Dysregulation of the endocannabinoid signaling system in the cerebellum and brainstem in a transgenic mouse model of spinocerebellar ataxia type-3

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“Spinocerebellar ataxia type-3 (SCA-3) is a rare disease but it is the most frequent type within the autosomal dominant inherited ataxias. The disease lacks an effective treatment to alleviate major symptoms and to modify disease progression.

Our recent findings that endocannabinoid receptors and enzymes are significantly altered in the post-mortemcerebellum of patients affected by autosomal-dominant hereditary ataxias suggest that targeting the endocannabinoid signaling system may be a promising therapeutic option.

Our goal was to investigate the status of the endocannabinoid signaling system in a transgenic mouse model of SCA-3, in the two CNS structures most affected in this disease –cerebellum and brainstem-.

These animals exhibited progressive motor incoordination, imbalance, abnormal gait, muscle weakness, and dystonia, in parallel to reduced in vivobrain glucose metabolism, deterioration of specific neuron subsets located in the dentate nucleus and pontine nuclei, small changes in microglial morphology, and reduction in glial glutamate transporters.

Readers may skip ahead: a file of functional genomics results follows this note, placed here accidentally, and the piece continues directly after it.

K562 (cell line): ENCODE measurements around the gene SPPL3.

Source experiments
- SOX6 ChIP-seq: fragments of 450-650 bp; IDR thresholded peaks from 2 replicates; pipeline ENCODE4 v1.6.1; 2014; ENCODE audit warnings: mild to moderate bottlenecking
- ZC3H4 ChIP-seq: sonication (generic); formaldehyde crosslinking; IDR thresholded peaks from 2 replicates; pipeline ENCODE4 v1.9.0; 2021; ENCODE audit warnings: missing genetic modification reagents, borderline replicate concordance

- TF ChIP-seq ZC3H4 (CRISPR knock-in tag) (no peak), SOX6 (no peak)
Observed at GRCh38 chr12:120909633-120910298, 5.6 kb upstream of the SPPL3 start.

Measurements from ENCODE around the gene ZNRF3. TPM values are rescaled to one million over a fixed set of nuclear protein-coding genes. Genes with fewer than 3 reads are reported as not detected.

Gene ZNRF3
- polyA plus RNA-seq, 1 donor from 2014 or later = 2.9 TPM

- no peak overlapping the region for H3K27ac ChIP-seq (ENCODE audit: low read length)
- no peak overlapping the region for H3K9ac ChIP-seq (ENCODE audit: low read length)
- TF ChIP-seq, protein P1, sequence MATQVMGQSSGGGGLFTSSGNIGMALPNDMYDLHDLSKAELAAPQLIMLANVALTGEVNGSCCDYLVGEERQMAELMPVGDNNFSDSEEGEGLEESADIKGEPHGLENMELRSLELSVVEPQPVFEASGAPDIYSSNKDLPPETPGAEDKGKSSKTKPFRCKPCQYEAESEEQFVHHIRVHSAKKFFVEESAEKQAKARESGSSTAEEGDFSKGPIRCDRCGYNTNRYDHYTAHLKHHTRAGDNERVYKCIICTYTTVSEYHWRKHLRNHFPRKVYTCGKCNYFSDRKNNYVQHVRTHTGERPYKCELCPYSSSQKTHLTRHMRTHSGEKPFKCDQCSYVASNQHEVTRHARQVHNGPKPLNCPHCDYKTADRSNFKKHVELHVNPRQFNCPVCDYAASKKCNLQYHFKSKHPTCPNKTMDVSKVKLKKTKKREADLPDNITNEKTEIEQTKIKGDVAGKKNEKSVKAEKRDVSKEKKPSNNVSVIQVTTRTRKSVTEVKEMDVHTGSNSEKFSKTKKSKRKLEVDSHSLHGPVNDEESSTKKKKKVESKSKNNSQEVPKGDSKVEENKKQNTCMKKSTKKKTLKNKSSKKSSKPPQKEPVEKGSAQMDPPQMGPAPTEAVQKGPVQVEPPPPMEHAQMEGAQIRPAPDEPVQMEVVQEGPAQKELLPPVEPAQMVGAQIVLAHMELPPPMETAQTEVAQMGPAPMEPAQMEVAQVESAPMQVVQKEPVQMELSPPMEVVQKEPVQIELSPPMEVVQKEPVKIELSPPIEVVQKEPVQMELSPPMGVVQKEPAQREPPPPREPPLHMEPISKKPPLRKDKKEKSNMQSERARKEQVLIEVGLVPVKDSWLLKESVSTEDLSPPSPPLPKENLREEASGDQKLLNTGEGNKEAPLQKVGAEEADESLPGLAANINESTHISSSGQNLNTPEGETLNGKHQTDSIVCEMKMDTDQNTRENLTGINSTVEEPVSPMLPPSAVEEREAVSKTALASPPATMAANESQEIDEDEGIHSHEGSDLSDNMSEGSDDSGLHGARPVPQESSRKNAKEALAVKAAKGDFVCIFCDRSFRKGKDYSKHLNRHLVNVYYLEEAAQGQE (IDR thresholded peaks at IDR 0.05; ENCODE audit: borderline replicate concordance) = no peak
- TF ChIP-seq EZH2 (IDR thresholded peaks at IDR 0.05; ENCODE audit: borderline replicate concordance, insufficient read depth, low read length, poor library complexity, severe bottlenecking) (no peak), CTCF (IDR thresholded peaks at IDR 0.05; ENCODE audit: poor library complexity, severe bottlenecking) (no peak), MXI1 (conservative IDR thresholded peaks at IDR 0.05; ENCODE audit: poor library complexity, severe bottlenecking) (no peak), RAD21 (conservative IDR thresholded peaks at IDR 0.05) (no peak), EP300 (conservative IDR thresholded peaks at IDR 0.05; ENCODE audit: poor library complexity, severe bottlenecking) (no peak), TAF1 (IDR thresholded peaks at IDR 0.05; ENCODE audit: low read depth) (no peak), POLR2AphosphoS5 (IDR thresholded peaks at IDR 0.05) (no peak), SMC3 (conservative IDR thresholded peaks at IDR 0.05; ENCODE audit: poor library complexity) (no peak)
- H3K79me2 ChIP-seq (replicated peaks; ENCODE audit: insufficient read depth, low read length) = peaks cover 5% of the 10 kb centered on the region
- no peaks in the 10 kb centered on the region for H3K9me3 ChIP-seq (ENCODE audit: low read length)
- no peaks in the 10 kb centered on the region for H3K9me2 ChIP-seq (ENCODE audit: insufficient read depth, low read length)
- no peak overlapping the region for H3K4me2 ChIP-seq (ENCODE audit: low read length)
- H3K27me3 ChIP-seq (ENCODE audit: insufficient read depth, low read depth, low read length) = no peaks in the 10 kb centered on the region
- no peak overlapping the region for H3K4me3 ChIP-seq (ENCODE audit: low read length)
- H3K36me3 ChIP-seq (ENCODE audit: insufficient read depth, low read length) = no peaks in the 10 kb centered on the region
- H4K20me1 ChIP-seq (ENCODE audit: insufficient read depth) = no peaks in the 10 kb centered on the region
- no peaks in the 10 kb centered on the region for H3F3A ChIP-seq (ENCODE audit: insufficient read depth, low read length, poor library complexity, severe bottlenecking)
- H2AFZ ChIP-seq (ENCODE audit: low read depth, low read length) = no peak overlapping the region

Concerning the endocannabinoid signaling, our data indicated no changes in CB2 receptors. By contrast, CB1 receptors increased in the Purkinje cell layer, in particular in terminals of basket cells, but they were reduced in the dentate nucleus.

We also measured the levels of endocannabinoid lipids and found reductions in anandamide and oleanolamideoyleth in the brainstem. These changes correlated with an increase in the FAAH enzyme in the brainstem, which also occurred in some cerebellar areas, whereas other endocannabinoid-related enzymes were not altered.

Collectively, our results in SCA-3 mutant mice confirm a possible dysregulation in the endocannabinoid system in the most important brain structures affected in this type of ataxia, suggesting that a pharmacological manipulation addressed to correct these changes could be a promising option in SCA-3.”

http://www.sciencedirect.com/science/article/pii/S0306452216305012

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ENDOCANNABINOID SYSTEM: A multi-facet therapeutic target.

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“Cannabis sativa is also popularly known as marijuana. It is being cultivated and used by man for recreational and medicinal purposes from many centuries.

Study of cannabinoids was at bay for very long time and its therapeutic value could not be adequately harnessed due to its legal status as proscribed drug in most of the countries.

The research of drugs acting on endocannabinoid system has seen many ups and down in recent past. Presently, it is known that endocannabinoids has role in pathology of many disorders and they also serve “protective role” in many medical conditions.

Several diseases like emesis, pain, inflammation, multiple sclerosis, anorexia, epilepsy, glaucoma, schizophrenia, cardiovascular disorders, cancer, obesity, metabolic syndrome related diseases, Parkinson’s disease, Huntington’s disease, Alzheimer’s disease and Tourette’s syndrome could possibly be treated by drugs modulating endocannabinoid system.